Statistical analysis was performed using SPSS (SPPS v22, IBM, New York, US). The MRI and PET/CT volumes at different thresholds were correlated using scatterplots and Pearson correlation test. Correlation is the extent to which 2 or more variables are associated with each other and the strength of the relationship is assigned an r value. Correlation and percentage difference of each MTVx% on PET/CT with the MRI volume was made. Correlation r values were scored as follows: small 0.1 to 0.29, medium 0.3 to 0.49 and large 0.5 to 1.0 [33]. A p value < 0.05 was considered to indicate statistical significance.

Inter-observer variability in the volume measurements at each threshold, following manual correction if required, was assessed using the intraclass correlation coefficient (ICC) estimates along with their 95% confidence intervals using a two-way random absolute single measures model. Values less than 0.5, between 0.5 and 0.75, between 0.75 and 0.9, and greater than 0.90 are indicative of poor, moderate, good and excellent reliability, respectively [34].

The paired t test statistical technique was used to compare the independent readings between reader 1 and reader 2. To compare each reader to the MRI volumes, an independent t test was used. A 2-tailed paired t test with 95% CI was also used to compare each MTV threshold for the separate readers with the MRI volume. Bland-Altman plots were used to visually assess the distribution of differences (spread of points along y-axis) and to compare the distribution of estimates obtained for segmentations (spread and separation of points along x-axis). In addition, correlation between low, intermediate and high SUVmax for select MTV thresholds and the presence or absence of necrosis was made with the MRI volume.


Study population

Between January 2009 and December 2016, 118 patients with cervical cancer underwent staging PET/CT imaging at our institution. Eleven patients were excluded as they had been treated previously, 14 for lack of corresponding staging MRI pelvis and 12 for inability to perform volume measurements at the different MTV thresholds due to their very small volume (less than 5 ml [28, 29]). 81 patients were therefore included in this study. The time interval between the staging MR and PET/CT was a mean of 16.2 days (range 0–64 days).

38% of patients had FIGO [35] stage IIB disease (Table 2). The mean primary tumour volume was 85.4 cm3 on MRI (range 6.7–413). The mean SUVmax of the primary tumour was 15.1 (± 6.9 SD). The mean and range of SUVmax according to histological subtype is presented in Table 2.

Table 2 Baseline characteristics

Bladder masking

For method 1, bladder masking prior to auto-contouring was performed on 86% of patients (Fig. 1 and Table 3). This was dependent on the MTV threshold used with the greater requirement at lower thresholds. At MTV60, 61 (75.3%) of PET scans required masking, which increased to 77 (95.1%) at MTV20. For method 2, no bladder masking was performed as this method constrains an elliptical volume avoiding bladder (where possible). For method 3, bladder masking was performed in 4% (Table 3).

Fig. 1
figure 1

Tumour segmentations on MRI and PET using method 1. a Sagittal (green outlining segmentation) and arrow. b Axial (white arrows) T2W. c Axial [18F]-FDG PET without bladder masking and automatic thresholding at fixed SUV thresholds demonstrating the bladder (bladder-anterior green arrows; tumour posterior—yellow chevrons being selected over the tumour at most of the MTV thresholds. Star denotes that at some thresholds the bowel was inadvertently outlined). d [18F]-FDG PET axial with bladder masking demonstrated tumour segmentations at various thresholds. Star denotes no bowel segmentation. For this patient: MRI volume 76 ml, SUV2.5 (pink) 109.2 ml, MTV25 (beige) 85.9 ml, MTV30 (green) 75.4 ml, MTV35 (orange) 68.7 ml, MTV40 (turquoise) 61.8 ml, MTV50 (yellow) 45.6 ml, MTV60 (red) 29.2. In this example, the MTV30 threshold was the closest to the MRI volume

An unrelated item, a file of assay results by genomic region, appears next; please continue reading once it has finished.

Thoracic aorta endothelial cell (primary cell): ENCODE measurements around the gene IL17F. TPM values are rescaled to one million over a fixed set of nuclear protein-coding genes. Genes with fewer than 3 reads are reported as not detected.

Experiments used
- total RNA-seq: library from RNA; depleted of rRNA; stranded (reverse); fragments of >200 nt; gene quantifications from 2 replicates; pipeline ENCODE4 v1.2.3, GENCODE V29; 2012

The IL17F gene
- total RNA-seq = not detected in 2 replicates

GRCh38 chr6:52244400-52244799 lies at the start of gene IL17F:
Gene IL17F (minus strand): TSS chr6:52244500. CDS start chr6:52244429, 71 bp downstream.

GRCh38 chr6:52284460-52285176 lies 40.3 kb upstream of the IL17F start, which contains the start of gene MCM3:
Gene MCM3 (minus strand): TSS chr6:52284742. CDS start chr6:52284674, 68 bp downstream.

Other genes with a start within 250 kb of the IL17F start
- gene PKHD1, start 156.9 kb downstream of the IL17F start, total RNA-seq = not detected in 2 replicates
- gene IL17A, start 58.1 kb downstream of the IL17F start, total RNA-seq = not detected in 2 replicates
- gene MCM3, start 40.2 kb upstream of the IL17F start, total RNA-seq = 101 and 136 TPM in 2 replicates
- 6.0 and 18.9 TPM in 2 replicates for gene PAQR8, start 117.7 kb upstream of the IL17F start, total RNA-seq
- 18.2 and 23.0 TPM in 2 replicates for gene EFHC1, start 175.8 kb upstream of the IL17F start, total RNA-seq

Table 3 The number requiring bladder masking at different PET thresholds for methods 1 and 3. For method 1, overall 86% required masking and 14% did not require bladder masking. For method 3, 96% did not require bladder masking

Manual adjustment at different thresholds

The requirement for manual adjustment of the auto-contoured volumes at each SUVmax threshold for method 1 is documented in Table 4. For example, the MTV25 required 69% adjustment (of which minor 26%, major 35%, too difficult 7.5%) and MTV30 thresholds needed 44% adjustments (minor 17%, major 25%, too difficult 2.5%). At MTV40 threshold, there was only 22% adjustment (minor 11%, major 10%, too difficult 1.2%), whilst at MTV60, only 4% required adjustment (minor 2.5%, major 1.25%). For method 2, no manual adjustment was possible once the isocontour was selected. For method 3, overall 23.7% required adjustment (minor 2.6%, major 19.7%, too difficult 1.3%) (Table 4).

Table 4 Adjustments for methods 1 and 3. None: No manual adjustment, minor: ≤ five slices, major: 6–20, too difficult > 21 slices

Correlation between tumour volumes on MRI and PET

Tumour volumes as measured on MRI and at different MTV thresholds are summarised in Table 5. There was a large positive correlation between MRI volume and MTV20–60 and no correlation with MRI volume and SUV2.5.

Table 5 Mean tumour volume measurements on MRI and [18F]-FDG PET/CT using the 3 methods. Correlation between MRI volume and MTV at each threshold. Difference between mean MRI volumes and MTV. The mean percentage change from the MRI volume is also given